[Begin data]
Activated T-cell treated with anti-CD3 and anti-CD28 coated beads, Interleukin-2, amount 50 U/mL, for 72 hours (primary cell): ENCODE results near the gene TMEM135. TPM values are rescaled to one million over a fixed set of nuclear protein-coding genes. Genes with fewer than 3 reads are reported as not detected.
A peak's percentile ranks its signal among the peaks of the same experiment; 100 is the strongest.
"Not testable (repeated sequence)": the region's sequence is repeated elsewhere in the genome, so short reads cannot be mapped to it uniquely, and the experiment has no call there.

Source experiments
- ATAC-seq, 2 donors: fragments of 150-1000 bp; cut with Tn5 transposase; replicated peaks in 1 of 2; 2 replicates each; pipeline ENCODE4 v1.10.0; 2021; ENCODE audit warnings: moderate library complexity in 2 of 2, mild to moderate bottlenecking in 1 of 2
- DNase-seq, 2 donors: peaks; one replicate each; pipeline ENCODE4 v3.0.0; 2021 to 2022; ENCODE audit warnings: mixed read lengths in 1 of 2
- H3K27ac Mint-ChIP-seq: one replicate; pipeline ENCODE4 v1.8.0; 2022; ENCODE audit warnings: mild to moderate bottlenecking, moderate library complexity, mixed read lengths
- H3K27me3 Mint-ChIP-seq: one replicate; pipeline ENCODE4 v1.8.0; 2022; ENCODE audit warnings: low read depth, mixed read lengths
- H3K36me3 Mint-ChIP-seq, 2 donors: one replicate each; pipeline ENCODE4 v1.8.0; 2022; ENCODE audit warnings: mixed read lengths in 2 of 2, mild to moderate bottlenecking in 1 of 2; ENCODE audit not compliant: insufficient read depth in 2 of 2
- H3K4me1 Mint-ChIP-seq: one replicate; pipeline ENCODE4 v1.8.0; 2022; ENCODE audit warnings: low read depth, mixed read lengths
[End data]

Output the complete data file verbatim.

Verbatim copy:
Activated T-cell treated with anti-CD3 and anti-CD28 coated beads, Interleukin-2, amount 50 U/mL, for 72 hours (primary cell): ENCODE results near the gene TMEM135. TPM values are rescaled to one million over a fixed set of nuclear protein-coding genes. Genes with fewer than 3 reads are reported as not detected.
A peak's percentile ranks its signal among the peaks of the same experiment; 100 is the strongest.
"Not testable (repeated sequence)": the region's sequence is repeated elsewhere in the genome, so short reads cannot be mapped to it uniquely, and the experiment has no call there.

Source experiments
- ATAC-seq, 2 donors: fragments of 150-1000 bp; cut with Tn5 transposase; replicated peaks in 1 of 2; 2 replicates each; pipeline ENCODE4 v1.10.0; 2021; ENCODE audit warnings: moderate library complexity in 2 of 2, mild to moderate bottlenecking in 1 of 2
- DNase-seq, 2 donors: peaks; one replicate each; pipeline ENCODE4 v3.0.0; 2021 to 2022; ENCODE audit warnings: mixed read lengths in 1 of 2
- H3K27ac Mint-ChIP-seq: one replicate; pipeline ENCODE4 v1.8.0; 2022; ENCODE audit warnings: mild to moderate bottlenecking, moderate library complexity, mixed read lengths
- H3K27me3 Mint-ChIP-seq: one replicate; pipeline ENCODE4 v1.8.0; 2022; ENCODE audit warnings: low read depth, mixed read lengths
- H3K36me3 Mint-ChIP-seq, 2 donors: one replicate each; pipeline ENCODE4 v1.8.0; 2022; ENCODE audit warnings: mixed read lengths in 2 of 2, mild to moderate bottlenecking in 1 of 2; ENCODE audit not compliant: insufficient read depth in 2 of 2
- H3K4me1 Mint-ChIP-seq: one replicate; pipeline ENCODE4 v1.8.0; 2022; ENCODE audit warnings: low read depth, mixed read lengths